Palliative Sedation in End-of-Life Care

Susan D. Bruce, RN, BSN, OCN; Cristina C. Hendrix, DNS, APRN-BC, GNP, FNP; Jennifer H. Gentry, RN, MSN, ANP, APRN-BC, PCM

Disclosures

Journal of Hospice and Palliative Nursing. 2006;8(6):320-327. 

In This Article

Conclusion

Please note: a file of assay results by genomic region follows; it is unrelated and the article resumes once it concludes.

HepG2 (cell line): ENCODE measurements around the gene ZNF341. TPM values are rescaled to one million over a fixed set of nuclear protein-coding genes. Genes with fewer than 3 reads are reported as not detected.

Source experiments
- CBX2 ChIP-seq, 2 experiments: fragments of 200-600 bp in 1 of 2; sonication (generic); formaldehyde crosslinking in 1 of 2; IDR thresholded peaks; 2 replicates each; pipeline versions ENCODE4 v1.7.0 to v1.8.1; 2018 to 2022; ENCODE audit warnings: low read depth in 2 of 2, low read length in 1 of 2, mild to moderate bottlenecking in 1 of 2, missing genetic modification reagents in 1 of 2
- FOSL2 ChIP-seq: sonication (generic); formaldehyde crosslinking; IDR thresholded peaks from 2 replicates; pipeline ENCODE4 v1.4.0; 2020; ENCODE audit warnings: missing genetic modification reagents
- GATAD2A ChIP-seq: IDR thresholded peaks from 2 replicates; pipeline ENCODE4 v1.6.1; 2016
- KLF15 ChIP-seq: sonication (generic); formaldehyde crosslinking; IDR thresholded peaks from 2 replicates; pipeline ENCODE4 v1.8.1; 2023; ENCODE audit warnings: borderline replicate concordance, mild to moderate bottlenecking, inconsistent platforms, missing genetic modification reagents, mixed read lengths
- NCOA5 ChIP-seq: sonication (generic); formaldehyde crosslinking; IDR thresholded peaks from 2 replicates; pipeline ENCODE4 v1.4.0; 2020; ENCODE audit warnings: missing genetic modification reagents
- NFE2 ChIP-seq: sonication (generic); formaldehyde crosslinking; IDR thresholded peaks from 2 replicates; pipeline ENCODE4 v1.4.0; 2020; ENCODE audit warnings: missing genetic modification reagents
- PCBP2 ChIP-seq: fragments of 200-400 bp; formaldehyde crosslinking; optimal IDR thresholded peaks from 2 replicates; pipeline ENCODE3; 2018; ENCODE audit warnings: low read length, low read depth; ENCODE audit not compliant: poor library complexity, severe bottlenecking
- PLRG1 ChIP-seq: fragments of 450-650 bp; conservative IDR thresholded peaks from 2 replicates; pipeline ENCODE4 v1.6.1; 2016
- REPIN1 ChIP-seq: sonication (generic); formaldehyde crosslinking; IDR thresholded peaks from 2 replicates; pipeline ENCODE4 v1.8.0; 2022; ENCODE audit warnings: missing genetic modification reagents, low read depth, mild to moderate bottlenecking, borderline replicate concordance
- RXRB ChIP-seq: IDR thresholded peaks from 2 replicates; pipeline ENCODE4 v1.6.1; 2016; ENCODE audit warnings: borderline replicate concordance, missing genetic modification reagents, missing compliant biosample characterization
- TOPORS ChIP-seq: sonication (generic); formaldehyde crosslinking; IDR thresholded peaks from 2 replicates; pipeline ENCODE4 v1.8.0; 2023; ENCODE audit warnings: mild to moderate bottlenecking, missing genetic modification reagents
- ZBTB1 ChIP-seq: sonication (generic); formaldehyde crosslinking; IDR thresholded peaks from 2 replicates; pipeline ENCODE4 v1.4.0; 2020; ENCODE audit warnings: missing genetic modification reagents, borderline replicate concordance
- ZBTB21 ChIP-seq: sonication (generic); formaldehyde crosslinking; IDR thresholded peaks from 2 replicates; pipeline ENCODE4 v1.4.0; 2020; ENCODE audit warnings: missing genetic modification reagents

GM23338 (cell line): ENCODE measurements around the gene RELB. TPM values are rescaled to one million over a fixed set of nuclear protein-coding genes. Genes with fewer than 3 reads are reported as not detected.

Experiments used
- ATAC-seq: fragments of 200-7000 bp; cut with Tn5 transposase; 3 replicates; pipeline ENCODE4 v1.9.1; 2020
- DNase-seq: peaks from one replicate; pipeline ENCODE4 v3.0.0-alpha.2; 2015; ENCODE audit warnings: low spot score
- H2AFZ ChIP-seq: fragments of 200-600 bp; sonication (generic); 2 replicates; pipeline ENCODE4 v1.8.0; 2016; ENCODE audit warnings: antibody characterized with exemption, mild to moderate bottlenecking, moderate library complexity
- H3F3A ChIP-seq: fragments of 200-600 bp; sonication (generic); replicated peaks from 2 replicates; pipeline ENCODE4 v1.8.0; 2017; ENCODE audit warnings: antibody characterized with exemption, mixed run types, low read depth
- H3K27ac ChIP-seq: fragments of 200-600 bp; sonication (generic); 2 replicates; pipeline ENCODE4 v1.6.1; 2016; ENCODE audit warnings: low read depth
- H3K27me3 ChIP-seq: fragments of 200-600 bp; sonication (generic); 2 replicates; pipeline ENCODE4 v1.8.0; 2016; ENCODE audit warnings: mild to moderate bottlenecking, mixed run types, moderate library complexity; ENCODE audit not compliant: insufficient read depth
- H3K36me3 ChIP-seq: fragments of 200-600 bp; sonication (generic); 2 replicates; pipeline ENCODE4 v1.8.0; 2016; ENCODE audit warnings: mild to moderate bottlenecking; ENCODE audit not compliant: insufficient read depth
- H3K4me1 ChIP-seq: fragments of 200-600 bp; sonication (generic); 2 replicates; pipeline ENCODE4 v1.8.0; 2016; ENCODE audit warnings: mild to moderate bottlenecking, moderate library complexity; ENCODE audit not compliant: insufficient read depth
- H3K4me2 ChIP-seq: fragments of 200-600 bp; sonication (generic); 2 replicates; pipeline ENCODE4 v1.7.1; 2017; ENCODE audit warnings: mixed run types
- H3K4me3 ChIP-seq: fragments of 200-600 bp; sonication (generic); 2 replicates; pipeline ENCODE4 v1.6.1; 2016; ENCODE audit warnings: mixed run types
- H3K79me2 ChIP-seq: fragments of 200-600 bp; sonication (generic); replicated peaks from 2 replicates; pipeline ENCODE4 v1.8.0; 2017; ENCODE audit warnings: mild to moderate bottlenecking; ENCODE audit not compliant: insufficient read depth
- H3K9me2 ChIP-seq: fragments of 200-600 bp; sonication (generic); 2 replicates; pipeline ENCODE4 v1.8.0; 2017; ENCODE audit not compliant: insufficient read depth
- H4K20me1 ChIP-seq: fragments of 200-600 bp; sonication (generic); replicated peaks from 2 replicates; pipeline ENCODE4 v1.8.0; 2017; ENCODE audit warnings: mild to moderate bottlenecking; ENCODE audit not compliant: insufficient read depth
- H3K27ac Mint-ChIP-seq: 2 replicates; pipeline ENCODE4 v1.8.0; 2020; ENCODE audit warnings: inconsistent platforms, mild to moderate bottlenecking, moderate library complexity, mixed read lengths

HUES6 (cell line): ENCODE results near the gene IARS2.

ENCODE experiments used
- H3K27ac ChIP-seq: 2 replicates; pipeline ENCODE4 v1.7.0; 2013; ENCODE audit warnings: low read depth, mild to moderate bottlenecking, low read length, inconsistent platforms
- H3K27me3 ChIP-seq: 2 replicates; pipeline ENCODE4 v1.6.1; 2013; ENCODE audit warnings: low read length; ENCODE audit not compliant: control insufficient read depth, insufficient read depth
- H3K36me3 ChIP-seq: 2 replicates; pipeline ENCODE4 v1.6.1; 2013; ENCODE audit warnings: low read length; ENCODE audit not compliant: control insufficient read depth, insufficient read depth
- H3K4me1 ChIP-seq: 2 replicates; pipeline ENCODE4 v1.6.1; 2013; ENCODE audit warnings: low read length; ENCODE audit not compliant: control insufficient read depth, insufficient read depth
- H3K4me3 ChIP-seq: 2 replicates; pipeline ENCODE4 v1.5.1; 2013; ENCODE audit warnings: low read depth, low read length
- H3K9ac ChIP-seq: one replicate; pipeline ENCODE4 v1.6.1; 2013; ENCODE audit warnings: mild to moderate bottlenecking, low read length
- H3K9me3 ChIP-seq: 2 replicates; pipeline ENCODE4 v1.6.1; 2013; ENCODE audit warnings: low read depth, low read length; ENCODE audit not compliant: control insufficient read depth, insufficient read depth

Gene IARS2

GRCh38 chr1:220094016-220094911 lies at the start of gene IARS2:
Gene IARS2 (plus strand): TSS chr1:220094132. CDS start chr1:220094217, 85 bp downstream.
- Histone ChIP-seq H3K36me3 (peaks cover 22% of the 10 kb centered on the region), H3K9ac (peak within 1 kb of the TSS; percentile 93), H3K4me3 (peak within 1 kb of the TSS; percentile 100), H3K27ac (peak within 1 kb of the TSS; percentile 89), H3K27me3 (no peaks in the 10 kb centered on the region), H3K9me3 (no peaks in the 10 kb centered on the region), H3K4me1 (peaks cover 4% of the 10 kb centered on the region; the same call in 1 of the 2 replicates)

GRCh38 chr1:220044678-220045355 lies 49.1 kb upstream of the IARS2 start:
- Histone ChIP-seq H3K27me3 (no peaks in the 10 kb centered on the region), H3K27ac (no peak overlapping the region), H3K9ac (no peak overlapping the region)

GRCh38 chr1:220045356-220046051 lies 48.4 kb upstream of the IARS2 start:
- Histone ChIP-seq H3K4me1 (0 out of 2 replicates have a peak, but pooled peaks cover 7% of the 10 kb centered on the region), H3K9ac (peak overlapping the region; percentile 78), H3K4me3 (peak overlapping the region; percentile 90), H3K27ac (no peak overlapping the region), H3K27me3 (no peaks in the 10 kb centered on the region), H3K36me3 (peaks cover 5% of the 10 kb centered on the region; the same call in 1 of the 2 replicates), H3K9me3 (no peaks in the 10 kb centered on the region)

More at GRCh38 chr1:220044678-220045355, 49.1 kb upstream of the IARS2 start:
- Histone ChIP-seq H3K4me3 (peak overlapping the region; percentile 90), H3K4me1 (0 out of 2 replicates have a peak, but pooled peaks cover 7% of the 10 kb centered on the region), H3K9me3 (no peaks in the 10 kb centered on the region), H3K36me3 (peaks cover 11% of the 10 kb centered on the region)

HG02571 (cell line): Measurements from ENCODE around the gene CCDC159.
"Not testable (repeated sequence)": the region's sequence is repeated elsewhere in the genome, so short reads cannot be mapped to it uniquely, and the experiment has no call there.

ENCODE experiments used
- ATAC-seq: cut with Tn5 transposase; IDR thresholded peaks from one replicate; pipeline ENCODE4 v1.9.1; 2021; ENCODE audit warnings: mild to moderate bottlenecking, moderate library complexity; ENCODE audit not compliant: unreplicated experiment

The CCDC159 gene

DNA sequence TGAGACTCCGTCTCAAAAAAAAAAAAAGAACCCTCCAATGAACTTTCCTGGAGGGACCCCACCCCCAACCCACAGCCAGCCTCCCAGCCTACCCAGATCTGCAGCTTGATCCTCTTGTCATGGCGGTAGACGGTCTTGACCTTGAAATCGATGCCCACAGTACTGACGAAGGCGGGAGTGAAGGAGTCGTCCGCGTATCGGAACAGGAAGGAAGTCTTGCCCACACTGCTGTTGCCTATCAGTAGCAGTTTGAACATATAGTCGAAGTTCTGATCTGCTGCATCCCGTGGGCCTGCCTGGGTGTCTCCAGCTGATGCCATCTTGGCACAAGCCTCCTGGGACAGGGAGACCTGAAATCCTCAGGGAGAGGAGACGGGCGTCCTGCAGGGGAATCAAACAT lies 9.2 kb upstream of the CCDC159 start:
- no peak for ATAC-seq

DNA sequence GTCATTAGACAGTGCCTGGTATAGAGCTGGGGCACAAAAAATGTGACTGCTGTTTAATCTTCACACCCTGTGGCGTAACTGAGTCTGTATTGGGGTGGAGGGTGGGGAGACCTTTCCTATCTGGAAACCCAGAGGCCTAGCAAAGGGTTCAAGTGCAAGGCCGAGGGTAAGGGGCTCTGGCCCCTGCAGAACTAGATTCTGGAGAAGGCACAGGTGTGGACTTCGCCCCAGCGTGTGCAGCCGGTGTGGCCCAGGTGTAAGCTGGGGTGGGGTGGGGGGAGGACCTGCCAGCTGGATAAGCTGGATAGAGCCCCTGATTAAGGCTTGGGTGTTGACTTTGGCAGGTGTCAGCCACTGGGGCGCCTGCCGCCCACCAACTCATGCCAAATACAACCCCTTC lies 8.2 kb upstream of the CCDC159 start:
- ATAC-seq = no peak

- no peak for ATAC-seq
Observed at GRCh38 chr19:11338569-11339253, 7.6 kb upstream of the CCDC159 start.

Palliative sedation is recognized as a valid treatment approach to the relief of intractable or refractory symptoms and is therefore firmly within the realm of good, supportive palliative care and is not euthanasia.[26] Although it is sanctioned within our legal tenets, our professional position statements, and the core ethical principles of autonomy and beneficence as well as the doctrine of double effect and the principle of proportionality, considerable controversy surrounds its use. Nurses in hospice and palliative care need to have a basic understanding of what palliative sedation is and what it is not. Nurses play a critical role in symptom management for patients, and managing these symptoms at the end of life can be particularly challenging. By virtue of their role in the interdisciplinary care team, nurses are vital to facilitating a good death for these patients and their families. It is critical that nurses continue to advocate for their patients and provide education to other members of the healthcare team who are less knowledgeable about palliative sedation.

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